HESI A2 wasn’t a requirement when I applied to my nursing school, but it has become a much more popular exam to use since then. I’ve gotten so many questions about it over the years that I decided it was time for me to discover first-hand what it is like. So I registered to take it earlier this year, and I’m going to share my insights and suggestions about how to prepare to take each section of the HESI A2 over a series of blog posts.
First off, if you’re new to Your Nursing Tutor, I’m going to tell you right now that I think that maintaining honesty and integrity are two of the most important things you need to do as a nurse. And that includes not cheating on tests for any reason when you are a student nurse. So I will never share specific test questions that I’ve seen on standardized tests, and I am not interested in buying or selling test banks for exams or textbooks. If you ever email me to ask me for something like that, I’ll politely tell you no and refer to to this previous blog post.
Now that we’ve got that little disclaimer out of the way…
Let me share a few of my observations and suggestions that I have for preparing for HESI A2. First of all, try to keep your anxiety in control. I was already an RN when I took the HESI A2, but I was still pretty nervous. After all, I tutor nursing students for a living, so I figured I had better pass the HESI A2 or I would lose all credibility! Luckily, I have a great test anxiety strategy that I used (the same one I teach to my nursing students through the PASS Program), and that helped me keep things in perspective.
Another great way to keep your anxiety under control is by knowing what to expect. There’s a lot of information (and misinformation) about the HESI A2 available online, but most of the information I’ve seen is very vague and nonspecific. Part of this is because every school uses the HESI A2 a little bit differently. Some schools require potential students to take all of the sections. Other schools only require the Math and Reading Comprehension sections. Make sure that you find out exactly which sections you will be required to take from the school you will be applying to. That way there won’t be any surprises for you on test day.
It’s also worth finding out if you’ll be taking the HESI A2 with other students, or by yourself. Some schools offer HESI A2 at specified times to a group of students, so you definitely have to arrive on time or early so you don’t miss it. Other schools (including the one I took my exam at) allow students to schedule an individual time to come in and take it by themselves, so they’re a little more flexible if you’re running a few minutes late.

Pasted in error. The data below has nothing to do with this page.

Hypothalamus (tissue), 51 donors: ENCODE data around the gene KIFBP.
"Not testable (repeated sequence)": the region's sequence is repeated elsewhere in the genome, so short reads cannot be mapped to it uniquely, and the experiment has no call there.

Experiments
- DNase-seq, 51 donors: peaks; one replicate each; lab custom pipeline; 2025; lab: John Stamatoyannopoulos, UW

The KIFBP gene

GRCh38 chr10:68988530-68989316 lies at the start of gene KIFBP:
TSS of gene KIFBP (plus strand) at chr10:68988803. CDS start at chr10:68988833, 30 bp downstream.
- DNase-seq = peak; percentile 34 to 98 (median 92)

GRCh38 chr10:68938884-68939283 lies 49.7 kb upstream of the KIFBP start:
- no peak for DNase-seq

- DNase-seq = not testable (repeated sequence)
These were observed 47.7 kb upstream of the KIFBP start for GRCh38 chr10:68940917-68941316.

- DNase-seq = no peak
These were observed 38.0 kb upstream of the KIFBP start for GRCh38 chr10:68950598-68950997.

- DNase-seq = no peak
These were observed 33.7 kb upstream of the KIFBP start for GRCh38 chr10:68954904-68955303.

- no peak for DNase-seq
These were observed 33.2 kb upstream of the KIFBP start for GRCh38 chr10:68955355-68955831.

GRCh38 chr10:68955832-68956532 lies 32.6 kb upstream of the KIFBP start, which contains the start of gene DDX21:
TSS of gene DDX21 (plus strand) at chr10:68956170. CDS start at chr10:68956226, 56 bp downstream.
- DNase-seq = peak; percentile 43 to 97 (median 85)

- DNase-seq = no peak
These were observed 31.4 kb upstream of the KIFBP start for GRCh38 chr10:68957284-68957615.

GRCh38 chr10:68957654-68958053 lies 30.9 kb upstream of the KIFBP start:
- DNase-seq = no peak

Most of the information covered on HESI A2 is pretty basic concepts, but it may have been a long time since you reviewed these concepts. This is especially true if you’re a second career or returning student. You may not have done an algebra problem or reviewed the parts of speech since high school! So it is definitely worth purchasing the official HESI A2 review book just so you can see what types of topics to expect for each section, as well as a few sample questions. Don’t expect too much from this book though, it gives a decent overview of what the test is like and what types of questions to expect, but it is only a supplement for any other studying you might need to do to prepare. For example, if it’s been a few years since you took A&P, then you’ll need to dust off your old A&P book to help.
Make sure you start reviewing before the morning that you’ll be taking the test, especially if it’s been a while since you’ve used these skills. I put my review off until the last minute, relying on my tutoring experience to get me through. But then the morning of the exam I got nervous and pulled out the review book. Not my best example of good study habits! It also made me incredibly anxious to look through the Physics section and realize that I didn’t remember any of the standard equations they were using. Luckily, it turned out that the Physics section was not included on my school’s HESI A2 exam, so I never had to complete that section. Whew.
Arrive at the testing center plenty early. And I don’t mean pulling into the parking lot with 5 minutes to spare. A lot of times, this exam is given at the campus computer lab. If you’re not familiar with the campus, that can be a little tricky to find, so make sure you also leave yourself enough time to get a little bit lost while walking around. It’s better to get to the testing center too early and have to wait to begin, than to arrive late and feel rushed.
The night before the exam, make sure you’ve collected everything you will need to take the test. My testing center required me to bring a copy of the receipt for the purchase of the test (I had to pay on the Elsevier website in advance), a picture ID, my student number, and my Evolve/Elsevier login and password (Evolve/Elsevier is the company that creates the HESI A2).
What kinds of things do you find helpful to do to prepare for a standardized exam?
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